The omniscient East German Stasi secret police that had a starring role in the Oscar-winning “The Lives of Others” had a real-life role infiltrating West German pubcaster ARD.
The Stasi, it seems, was determined to keep close tabs on the inner workings of the web that was widely watched in the Communist east, even though it was officially verboten.
A report commissioned by ARD to study Stasi archives in Berlin concluded that the Stasi knew a lot but was unable to influence programming or exec appointments.
“The East German leadership wanted to know exactly who was in charge and how the network could be sabotaged in an emergency,” says Jochen Staadt, a Stasi expert from Berlin’s Free U who prepared the report.
Staadt says there were many people at the web as well as ZDF recruited to work for the Stasi, but it appears none ever made it to top positions and that there was no influence on program decisions — even if the agency did plan a number of misleading stories.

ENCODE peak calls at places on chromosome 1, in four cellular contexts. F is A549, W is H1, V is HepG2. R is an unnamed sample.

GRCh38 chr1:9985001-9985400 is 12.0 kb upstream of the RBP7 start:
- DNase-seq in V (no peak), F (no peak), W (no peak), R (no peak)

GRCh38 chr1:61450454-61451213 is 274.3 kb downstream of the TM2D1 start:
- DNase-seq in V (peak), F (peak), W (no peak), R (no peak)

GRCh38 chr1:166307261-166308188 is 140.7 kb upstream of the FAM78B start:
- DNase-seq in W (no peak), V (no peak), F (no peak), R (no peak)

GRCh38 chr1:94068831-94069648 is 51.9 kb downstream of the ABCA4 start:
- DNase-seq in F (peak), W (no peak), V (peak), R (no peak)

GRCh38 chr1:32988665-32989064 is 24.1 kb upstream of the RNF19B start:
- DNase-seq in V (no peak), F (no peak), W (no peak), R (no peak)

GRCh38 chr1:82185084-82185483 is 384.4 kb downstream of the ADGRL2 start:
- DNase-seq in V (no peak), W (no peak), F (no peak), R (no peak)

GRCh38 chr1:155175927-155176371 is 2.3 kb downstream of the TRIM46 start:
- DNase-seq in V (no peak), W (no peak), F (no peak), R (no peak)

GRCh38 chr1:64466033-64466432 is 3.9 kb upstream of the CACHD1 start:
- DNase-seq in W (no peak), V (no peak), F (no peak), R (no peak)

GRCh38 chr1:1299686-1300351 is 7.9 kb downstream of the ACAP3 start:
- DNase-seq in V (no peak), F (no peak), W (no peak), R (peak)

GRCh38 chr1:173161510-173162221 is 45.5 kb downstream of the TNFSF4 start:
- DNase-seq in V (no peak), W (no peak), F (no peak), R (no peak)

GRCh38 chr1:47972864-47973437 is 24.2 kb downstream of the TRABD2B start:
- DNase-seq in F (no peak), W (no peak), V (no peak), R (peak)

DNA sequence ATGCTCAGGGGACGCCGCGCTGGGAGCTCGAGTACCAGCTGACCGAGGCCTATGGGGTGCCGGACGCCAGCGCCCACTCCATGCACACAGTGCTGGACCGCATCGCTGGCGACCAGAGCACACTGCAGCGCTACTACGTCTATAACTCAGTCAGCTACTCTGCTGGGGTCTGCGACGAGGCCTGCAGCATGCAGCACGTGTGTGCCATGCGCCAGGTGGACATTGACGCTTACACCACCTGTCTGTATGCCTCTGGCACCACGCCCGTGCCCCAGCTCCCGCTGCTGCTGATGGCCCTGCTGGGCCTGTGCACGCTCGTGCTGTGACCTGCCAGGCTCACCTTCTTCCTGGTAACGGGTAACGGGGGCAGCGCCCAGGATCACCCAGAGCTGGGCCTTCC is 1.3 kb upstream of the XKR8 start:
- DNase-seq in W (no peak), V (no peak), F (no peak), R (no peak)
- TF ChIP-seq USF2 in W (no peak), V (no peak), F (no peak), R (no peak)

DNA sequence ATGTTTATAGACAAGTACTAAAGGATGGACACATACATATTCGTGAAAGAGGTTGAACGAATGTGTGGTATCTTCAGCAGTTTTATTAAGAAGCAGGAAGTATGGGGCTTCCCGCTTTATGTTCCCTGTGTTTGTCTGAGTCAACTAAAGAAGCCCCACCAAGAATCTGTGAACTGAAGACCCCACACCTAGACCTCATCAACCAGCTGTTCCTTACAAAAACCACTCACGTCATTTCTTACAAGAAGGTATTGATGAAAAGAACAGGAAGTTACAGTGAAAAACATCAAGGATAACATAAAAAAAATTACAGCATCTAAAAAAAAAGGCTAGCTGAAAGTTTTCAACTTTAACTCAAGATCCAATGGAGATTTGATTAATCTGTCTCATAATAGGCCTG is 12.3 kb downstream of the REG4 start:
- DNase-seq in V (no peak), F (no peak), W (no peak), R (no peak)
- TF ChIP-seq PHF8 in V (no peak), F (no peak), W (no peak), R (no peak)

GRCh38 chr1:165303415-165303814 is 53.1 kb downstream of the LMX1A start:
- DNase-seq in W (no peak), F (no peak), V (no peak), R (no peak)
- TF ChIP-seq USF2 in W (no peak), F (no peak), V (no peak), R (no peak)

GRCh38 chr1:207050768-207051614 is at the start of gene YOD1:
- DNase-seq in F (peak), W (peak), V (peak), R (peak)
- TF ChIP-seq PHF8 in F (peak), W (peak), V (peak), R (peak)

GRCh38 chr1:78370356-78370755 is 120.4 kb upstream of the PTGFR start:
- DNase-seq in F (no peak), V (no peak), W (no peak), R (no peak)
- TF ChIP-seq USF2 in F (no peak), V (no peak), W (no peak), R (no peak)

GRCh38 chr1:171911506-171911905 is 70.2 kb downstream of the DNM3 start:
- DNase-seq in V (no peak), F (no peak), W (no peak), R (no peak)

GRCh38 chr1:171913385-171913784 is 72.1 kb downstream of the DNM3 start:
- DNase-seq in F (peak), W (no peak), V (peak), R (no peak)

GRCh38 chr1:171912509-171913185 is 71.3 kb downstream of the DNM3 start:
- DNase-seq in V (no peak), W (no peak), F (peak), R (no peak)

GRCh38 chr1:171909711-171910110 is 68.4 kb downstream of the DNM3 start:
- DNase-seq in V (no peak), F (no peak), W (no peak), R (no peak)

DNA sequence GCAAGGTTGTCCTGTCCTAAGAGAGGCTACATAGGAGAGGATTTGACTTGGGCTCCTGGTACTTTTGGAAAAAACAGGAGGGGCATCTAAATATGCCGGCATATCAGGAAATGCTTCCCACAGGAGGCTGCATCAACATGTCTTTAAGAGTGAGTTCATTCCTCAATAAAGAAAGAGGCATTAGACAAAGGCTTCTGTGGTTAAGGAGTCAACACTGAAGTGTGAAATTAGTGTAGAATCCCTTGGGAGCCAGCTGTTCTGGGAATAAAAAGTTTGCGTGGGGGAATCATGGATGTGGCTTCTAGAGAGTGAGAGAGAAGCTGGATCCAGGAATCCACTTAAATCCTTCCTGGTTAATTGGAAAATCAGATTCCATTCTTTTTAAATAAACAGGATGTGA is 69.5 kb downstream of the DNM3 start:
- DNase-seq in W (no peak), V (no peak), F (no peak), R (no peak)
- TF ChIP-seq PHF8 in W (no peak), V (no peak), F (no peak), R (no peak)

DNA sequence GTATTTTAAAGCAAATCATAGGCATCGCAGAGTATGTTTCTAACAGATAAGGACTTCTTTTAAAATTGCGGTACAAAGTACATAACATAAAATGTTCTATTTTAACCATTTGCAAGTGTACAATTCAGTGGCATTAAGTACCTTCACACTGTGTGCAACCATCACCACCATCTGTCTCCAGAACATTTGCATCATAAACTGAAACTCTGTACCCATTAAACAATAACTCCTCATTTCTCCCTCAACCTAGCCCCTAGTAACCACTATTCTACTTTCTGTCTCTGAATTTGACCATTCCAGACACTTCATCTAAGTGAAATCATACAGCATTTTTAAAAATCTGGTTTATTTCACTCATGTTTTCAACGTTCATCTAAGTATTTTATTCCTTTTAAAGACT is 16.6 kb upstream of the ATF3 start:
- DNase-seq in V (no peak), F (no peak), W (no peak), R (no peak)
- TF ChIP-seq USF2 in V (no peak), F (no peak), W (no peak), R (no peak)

But the network of Stasi spies did keep East German leaders apprised of the web’s programming decisions, notes Staadt.
“If there was, for instance, a particularly explosive political program to be broadcast in West Germany, the East Germans would make sure they had an especially popular show on their airwaves so that as few people as possible would watch the West German TV,” says Staadt.
Although watching “West TV” was officially forbidden in East Germany, enforcement was gradually relaxed, and by the time the Berlin Wall fell in 1989 travelers in East Germany could always tell which direction was west — simply by looking at which way all the TV antennas were pointed.